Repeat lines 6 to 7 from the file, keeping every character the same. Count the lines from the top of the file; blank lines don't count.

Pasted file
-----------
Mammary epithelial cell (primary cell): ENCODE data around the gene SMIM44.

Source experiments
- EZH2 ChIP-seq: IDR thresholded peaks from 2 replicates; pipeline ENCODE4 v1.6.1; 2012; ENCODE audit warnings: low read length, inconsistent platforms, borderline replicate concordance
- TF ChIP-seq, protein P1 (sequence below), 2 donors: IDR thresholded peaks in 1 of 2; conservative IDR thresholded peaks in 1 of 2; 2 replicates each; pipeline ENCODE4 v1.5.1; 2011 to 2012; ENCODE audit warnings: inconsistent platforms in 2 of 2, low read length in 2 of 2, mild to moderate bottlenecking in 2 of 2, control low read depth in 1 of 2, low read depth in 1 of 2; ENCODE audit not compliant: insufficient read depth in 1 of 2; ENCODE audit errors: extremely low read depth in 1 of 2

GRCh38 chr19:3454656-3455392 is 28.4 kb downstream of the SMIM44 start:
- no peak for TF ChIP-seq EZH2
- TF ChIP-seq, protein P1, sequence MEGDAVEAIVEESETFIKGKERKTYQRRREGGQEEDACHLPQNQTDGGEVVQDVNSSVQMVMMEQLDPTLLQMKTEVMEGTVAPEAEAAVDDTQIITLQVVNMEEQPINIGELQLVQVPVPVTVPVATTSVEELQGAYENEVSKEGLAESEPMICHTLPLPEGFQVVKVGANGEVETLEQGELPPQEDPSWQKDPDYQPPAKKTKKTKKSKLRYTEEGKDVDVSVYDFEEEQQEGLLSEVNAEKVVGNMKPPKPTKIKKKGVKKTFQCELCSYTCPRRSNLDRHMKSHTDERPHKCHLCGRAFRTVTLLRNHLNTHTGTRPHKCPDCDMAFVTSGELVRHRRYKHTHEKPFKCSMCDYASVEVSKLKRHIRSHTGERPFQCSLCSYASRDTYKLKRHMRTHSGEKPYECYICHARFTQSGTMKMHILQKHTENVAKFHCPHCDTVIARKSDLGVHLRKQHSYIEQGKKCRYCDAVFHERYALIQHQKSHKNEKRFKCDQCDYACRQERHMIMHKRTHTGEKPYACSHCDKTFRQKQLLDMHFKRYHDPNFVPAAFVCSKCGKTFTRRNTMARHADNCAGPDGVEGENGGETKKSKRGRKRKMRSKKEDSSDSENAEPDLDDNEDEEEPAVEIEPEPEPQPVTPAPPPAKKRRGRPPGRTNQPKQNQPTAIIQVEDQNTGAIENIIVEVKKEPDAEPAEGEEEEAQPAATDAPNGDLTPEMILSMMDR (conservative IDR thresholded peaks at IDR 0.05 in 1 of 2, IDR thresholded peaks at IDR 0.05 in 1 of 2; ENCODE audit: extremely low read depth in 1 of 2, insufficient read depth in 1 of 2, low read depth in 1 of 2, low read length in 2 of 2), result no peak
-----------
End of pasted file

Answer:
- no peak for TF ChIP-seq EZH2
- TF ChIP-seq, protein P1, sequence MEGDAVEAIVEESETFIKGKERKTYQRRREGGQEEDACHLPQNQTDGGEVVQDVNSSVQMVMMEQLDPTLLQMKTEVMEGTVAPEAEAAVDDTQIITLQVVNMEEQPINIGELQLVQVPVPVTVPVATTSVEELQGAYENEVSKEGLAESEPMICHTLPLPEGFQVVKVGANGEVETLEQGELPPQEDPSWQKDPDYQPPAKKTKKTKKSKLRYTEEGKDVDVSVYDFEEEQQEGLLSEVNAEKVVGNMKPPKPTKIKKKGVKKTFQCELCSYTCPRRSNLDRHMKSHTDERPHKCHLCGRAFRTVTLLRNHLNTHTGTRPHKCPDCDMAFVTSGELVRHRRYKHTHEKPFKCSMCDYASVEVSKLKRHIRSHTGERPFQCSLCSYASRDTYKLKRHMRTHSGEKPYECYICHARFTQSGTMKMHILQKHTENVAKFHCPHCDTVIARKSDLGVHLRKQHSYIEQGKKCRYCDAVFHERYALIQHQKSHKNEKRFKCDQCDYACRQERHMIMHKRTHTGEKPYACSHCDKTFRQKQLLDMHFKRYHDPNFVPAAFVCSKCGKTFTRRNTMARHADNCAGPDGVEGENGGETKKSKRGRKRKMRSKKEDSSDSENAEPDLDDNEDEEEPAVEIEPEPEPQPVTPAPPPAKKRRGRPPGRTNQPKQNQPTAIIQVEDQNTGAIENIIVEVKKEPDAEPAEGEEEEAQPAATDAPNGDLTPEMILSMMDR (conservative IDR thresholded peaks at IDR 0.05 in 1 of 2, IDR thresholded peaks at IDR 0.05 in 1 of 2; ENCODE audit: extremely low read depth in 1 of 2, insufficient read depth in 1 of 2, low read depth in 1 of 2, low read length in 2 of 2), result no peak